Kurt, meanwhile, turns out to be exactly what we expected him to be: all unkempt beard and shambling gait, living a couch-to-couch existence revolving around the forbearance of friends, precisely the sort of person who would call up an old friend out of the blue and ask him to drop everything to do something impulsive. He is late to meet with Mark and for reasons which aren’t entirely clear he arrives lugging a small television set around with him. “I’m at a whole new place now, really” he says in a way which suggests quite the opposite. There is something so sad, so vulnerable, so relatable about Kurt, played with wonderful vulnerability and a refreshing absence of quirk by Oldham. I think we've all known a Kurt at some point our lives.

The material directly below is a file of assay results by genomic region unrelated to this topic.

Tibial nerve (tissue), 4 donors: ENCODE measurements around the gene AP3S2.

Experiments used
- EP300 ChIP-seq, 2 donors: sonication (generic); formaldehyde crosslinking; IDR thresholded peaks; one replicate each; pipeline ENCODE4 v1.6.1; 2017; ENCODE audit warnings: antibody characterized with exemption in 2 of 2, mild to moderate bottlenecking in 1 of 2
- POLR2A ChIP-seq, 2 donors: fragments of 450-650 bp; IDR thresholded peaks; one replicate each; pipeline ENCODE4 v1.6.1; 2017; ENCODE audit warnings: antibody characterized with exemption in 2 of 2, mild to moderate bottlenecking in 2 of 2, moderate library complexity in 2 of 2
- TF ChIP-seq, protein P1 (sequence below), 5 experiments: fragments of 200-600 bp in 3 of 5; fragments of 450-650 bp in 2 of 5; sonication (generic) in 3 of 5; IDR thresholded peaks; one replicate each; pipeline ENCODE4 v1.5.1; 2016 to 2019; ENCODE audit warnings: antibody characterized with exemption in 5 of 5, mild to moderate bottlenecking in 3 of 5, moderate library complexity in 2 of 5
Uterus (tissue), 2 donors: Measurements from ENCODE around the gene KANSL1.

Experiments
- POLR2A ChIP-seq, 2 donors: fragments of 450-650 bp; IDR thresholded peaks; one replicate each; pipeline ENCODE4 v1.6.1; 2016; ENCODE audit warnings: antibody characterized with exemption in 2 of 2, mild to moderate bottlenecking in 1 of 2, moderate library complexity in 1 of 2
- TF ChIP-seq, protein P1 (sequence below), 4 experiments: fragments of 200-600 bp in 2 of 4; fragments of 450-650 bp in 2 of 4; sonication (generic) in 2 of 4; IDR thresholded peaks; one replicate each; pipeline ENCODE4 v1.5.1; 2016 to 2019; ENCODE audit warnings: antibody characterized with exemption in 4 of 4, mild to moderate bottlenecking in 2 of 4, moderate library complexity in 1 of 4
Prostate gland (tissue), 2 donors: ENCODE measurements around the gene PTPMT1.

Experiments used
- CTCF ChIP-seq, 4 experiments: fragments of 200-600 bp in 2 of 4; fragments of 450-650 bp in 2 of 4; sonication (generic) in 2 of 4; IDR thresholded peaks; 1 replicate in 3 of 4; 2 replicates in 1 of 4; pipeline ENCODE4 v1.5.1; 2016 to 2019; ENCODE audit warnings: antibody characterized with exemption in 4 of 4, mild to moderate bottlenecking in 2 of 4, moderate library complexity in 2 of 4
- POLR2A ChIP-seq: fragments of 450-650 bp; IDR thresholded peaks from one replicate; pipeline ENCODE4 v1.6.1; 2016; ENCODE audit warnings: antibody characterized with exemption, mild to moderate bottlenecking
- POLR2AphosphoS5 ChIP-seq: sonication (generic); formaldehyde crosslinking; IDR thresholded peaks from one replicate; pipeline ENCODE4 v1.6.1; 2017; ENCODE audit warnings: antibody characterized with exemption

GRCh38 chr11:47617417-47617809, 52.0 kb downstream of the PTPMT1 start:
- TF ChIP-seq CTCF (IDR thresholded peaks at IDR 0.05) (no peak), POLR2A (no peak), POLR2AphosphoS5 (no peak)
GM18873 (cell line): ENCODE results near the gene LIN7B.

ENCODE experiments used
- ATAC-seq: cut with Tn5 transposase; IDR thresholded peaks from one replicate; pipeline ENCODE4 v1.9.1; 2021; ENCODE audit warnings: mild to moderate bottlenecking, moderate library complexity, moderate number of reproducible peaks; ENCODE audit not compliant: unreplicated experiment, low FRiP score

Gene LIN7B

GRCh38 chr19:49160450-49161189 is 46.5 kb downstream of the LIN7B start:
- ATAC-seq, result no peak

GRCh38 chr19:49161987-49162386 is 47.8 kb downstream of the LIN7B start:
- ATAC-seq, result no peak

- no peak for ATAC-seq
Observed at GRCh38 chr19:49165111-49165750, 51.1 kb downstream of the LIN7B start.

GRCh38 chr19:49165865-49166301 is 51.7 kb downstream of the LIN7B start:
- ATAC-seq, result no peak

As the pair embark on their road trip, we sense palpable tension between them. The exact source of this tension is never spelled out explicitly but is always there, lurking just beneath the surface. Maybe they had a falling out over something specific in the past; perhaps (more likely) they have just drifted apart over the years. There is an awkwardness between them that comes in part from the length of time it has been since they have seen each other (with little common ground they largely fall back on talking about their shared glory days), and partly from their dissatisfaction with their own lives, along with perhaps some jealousy for the assumed life of the other. Both are equally lost in different ways: for Kurt, there is perhaps a sense that he has become “the last hippy”, with Mark standing in for all of his friends who Kurt used to hang around with, get high with, drink with, but have now moved on to focus on their careers, families, other friends, with Kurt being left behind; Mark on the other hand idealises and perhaps to some extent resents Kurt’s responsibility-light, free-spirited existence as the antithesis of the family man Mark will now have to become. This tension expresses itself in subtle ways- see for example Mark’s subdued reaction to Kurt’s story of a recent wild night out with another old friend. Many films would use all of this as a set-up to an eventual, melodramatic third-act blow-up, at the end of which lessons are learned, friendships are rekindled and so on. But the brilliance of Old Joy is that it completely accepts how necessary this cathartic, clear-the-air boiling over is for them to rekindle their friendship; the tragedy is in how both of them (especially Kurt) tiptoe up to that line, but then at the last minute shy away, retreating into their shells, leaving the things that need to be said unsaid and the gulf between them unresolved.